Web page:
It took us a year to make the move from Portland, Oregon to Collioure, France. While we staggered through the paperwork-heavy process of securing our visas, prepared to put our house in Portland on the market, and found an apartment to rent, we spent hours online looking at French real estate sites.
The American way of selling a house includes dumping so much money into it you question your reason for moving in the first place. Then, you spend a small fortune to stage it, so that it looks like the lobby of the world’s smallest five-star hotel. Out goes everything that makes it look like humans live there and in comes the white carpet and thousands of dollars’ worth of throw pillows.
The French have a different approach to selling their property. They list their house, then take a few pictures with their phone, making sure to focus on the darkest corners with the worst lighting, the freestyle DIY remodels executed with neither level nor measuring tape, and the requisite garage or kids room, where stuff is jammed willy into cubbies and IKEA shelves groaning from the weight. It’s as if they’re saying: “Here’s what you’re going to get. I’m not trying to pull one over on you by making it look better than it is. Nor do I have the time or inclination to do anything to make it more appealing. Take it or leave it.”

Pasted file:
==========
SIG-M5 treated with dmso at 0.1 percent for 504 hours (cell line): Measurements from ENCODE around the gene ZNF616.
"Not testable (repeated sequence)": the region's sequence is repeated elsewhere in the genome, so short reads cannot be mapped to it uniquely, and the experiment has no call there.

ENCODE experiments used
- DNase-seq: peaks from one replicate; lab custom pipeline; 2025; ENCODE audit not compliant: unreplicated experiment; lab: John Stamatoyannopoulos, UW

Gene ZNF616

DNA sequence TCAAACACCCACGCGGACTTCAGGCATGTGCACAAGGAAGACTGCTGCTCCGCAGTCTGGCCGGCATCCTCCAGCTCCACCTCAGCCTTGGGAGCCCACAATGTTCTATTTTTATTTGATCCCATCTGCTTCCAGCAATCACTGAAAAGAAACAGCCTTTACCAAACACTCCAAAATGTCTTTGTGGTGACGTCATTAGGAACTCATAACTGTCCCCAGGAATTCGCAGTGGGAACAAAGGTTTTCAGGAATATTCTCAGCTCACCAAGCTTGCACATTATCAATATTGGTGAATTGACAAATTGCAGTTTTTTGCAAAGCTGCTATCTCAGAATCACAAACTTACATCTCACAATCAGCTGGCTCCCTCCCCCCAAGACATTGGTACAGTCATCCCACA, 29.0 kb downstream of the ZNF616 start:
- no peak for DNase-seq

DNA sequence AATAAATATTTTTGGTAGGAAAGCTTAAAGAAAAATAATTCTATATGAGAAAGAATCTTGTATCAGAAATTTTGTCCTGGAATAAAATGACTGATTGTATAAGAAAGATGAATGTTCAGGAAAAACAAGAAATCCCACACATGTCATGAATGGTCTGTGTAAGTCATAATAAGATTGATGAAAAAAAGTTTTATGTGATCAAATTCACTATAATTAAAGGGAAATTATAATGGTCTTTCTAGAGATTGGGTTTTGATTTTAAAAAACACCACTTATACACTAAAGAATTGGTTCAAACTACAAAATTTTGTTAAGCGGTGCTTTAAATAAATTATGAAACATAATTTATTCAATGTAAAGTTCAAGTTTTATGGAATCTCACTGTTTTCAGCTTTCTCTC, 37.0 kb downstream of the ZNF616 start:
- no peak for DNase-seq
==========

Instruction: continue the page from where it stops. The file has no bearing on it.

The Man of the House got into it, and soon we had a friendly competition going to see who could find the least-pretentious French homeowner. I would find a place where the bathroom photo included a towel left on the floor, and he would counter with an image of a living room with the cleaning supplies and roll of paper towel still sitting on the coffee table. I found an entry way with some nasty flip flops abandoned in the middle of the floor. He found an office with a FAX machine (a FAX MACHINE), a FAX chugging out of it when the picture was snapped.
We moved in May 2019 and after spending the summer getting settled, we found the name of an estate agent. Neil Hitchen spoke English and came highly recommended (he understood the American need for multiple bathrooms).
Part of the charm of this place is the reason it’s tough to find real estate here. The Pyrenees mountains, which form a natural border between France and Spain, meet the Mediterranean at Collioure. Cup your hands and imagine the sea is at your wrists, and you’ll have a pretty good idea of the topography. The village is surrounded by steep hills quilted with ancient vineyards. There is one winding road in and one winding road out, beloved by motorcyclists across the land.
Thus, there are more or less two choices when it comes to buying a house.
#1 A villa. In the surrounding hills there are large houses, mostly second homes, with swimming pools, gardens, terraces, garages, and picture postcard views from multiple terraces. Villas have plenty of room, a sense of spaciousness, and a generic feeling of an upscale domicile in any beautiful southern place. You could be in Southern California or Costa Rica. They also tend to be 20- or 30-minute walk from the centre ville down a steep hill or three.